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BLESSED HENRY SUSO’S PREFACE TO HIS BOOK
A preacher once stood, after matins, before a crucifix, and complained from his heart to God that he could not meditate properly on His torments and passion, and that this was very bitter for him, inasmuch as, up to that hour, he had in consequence suffered so much. And, as he thus stood with his complaint, his interior senses were rapt to an unusual exaltation, in which he was very speedily and clearly enlightened as follows: Thou shalt make a hundred venias, 11 A form of prostration, “at full length on the right side,” practiced by the Dominicans. and each venia with a special meditation of My passion, and each meditation with a request. And every one of My sufferings shall be spiritually impressed on thee, to suffer the same again through Me as far as thou art able.
And as he thus stood in the light, and would needs count the venias, he only found ninety, upon which he spoke to God thus: Sweet Lord, Thou didst speak of a hundred venias, and I find only ninety. Then he was reminded of ten others which he had already made in the Chapter House, before solemnizing, according to his custom, the devout meditation of the miserable leading forth of Christ to death, and coming before that very crucifix; and so he found that the hundred meditations had entirely included from beginning to end His bitter Passion and death. And when he began to exercise himself in this matter, as he had been directed, his former dryness was changed into an interior sweetness.
Now it was his request that if, perchance, any one else had the same imperfection, and felt the same dryness and bitterness in meditating on Christ's Passion in which all sanctification lies, he too might be assisted, and might exercise himself therein, and not desist until he had attained salvation. And, therefore, he wrote his mediations down, and wrote them in German, because he had so received them from God. Accordingly, he gained many a bright inspiration of divine truth, whereof these meditations were a cause, and between him and the Eternal Wisdom there sprang up a tender intercourse, and this took place not by a bodily intercourse nor by figurative answers; it took place solely by meditation in the light of Holy Writ whose answers can deceive in nothing; so that the answers are taken either from the mouth of the Eternal Wisdom who uttered them herself in the Gospel, or else from the highest doctors, and they comprise either the same words or the same sense, or else such truths as are agreeable to Holy Writ, out of whose mouth the Eternal Wisdom spoke. Nor did the visions which hereafter follow take place in a bodily way; they are but an interpreted similitude.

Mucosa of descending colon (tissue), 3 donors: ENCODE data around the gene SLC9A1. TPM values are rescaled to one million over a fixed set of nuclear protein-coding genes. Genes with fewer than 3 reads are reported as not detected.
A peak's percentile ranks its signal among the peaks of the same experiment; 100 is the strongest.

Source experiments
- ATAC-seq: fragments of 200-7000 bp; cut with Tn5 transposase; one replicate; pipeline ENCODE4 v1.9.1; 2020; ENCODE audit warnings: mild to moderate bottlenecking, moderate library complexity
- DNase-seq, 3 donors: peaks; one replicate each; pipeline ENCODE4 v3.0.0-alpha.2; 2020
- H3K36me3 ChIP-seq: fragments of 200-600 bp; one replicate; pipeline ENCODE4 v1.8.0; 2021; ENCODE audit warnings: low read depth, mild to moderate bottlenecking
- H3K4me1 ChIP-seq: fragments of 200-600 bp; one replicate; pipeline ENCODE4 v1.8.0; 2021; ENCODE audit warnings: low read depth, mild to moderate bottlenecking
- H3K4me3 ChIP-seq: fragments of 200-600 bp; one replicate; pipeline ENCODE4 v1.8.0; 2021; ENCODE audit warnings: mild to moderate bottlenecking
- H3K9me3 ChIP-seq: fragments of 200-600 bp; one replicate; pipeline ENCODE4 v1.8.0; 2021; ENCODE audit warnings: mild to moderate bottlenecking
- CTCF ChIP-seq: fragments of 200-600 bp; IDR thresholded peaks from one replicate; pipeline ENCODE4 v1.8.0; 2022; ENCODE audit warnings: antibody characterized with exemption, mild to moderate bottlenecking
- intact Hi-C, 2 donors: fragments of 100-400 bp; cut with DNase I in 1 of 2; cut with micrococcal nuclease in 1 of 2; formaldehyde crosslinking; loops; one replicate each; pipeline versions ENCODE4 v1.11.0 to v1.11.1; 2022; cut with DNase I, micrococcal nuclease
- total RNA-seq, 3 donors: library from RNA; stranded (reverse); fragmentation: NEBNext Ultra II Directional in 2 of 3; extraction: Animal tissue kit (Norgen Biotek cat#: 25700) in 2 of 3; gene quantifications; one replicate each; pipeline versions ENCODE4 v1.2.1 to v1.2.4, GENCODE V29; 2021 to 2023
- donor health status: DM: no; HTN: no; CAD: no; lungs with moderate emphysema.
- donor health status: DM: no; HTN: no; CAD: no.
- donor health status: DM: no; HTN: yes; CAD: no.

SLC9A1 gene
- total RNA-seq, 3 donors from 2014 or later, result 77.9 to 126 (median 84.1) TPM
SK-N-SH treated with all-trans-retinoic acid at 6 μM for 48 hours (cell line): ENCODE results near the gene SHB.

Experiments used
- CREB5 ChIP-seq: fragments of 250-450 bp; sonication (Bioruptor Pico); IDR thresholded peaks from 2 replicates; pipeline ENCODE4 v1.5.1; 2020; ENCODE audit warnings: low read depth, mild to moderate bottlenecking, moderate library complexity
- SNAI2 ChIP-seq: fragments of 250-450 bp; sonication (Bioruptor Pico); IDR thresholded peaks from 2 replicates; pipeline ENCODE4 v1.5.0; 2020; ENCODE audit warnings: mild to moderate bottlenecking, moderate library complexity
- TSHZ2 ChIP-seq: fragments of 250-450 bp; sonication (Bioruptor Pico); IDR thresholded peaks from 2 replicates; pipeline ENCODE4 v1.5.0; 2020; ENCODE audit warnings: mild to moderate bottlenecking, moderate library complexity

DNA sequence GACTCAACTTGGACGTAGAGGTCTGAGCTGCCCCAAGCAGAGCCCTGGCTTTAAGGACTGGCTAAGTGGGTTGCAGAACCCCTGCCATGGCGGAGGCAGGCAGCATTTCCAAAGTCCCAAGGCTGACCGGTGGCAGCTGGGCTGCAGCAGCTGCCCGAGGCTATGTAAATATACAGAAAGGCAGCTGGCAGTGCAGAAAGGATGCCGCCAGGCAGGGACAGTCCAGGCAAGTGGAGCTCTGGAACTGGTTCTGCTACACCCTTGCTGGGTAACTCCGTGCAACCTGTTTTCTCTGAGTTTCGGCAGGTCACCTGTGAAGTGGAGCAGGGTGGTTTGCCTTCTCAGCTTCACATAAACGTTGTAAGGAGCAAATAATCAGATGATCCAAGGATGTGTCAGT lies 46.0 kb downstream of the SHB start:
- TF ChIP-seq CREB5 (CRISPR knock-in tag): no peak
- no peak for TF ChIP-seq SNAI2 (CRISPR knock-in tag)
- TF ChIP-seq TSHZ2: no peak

The answer touching our Blessed Lady’s complaint he has given in the sense of St. Bernard’s words; and the reason why he propounds his doctrine by question and answer is that it may prove the more attractive; that it may not seem as though he were the person to whom the doctrine belonged, or who had spoken it as coming from himself. His object is to give a general doctrine, in which he and all persons may find every one what is suitable for himself. He takes upon himself, as a teacher ought to do, the person of all mankind: now he speaks in the person of a sinner; now under the image of a love-sick soul; then, as the matter suggests, in the likeness of a servant with whom the Eternal Wisdom discourses. Moreover, everything is expounded with reference to our interior; much is given here as doctrine that a zealous man should choose out for himself as devout prayer. The thoughts which stand here are simple, the words simpler still, for they proceed from a simple soul and are meant for simple men who have still their imperfections to cast aside.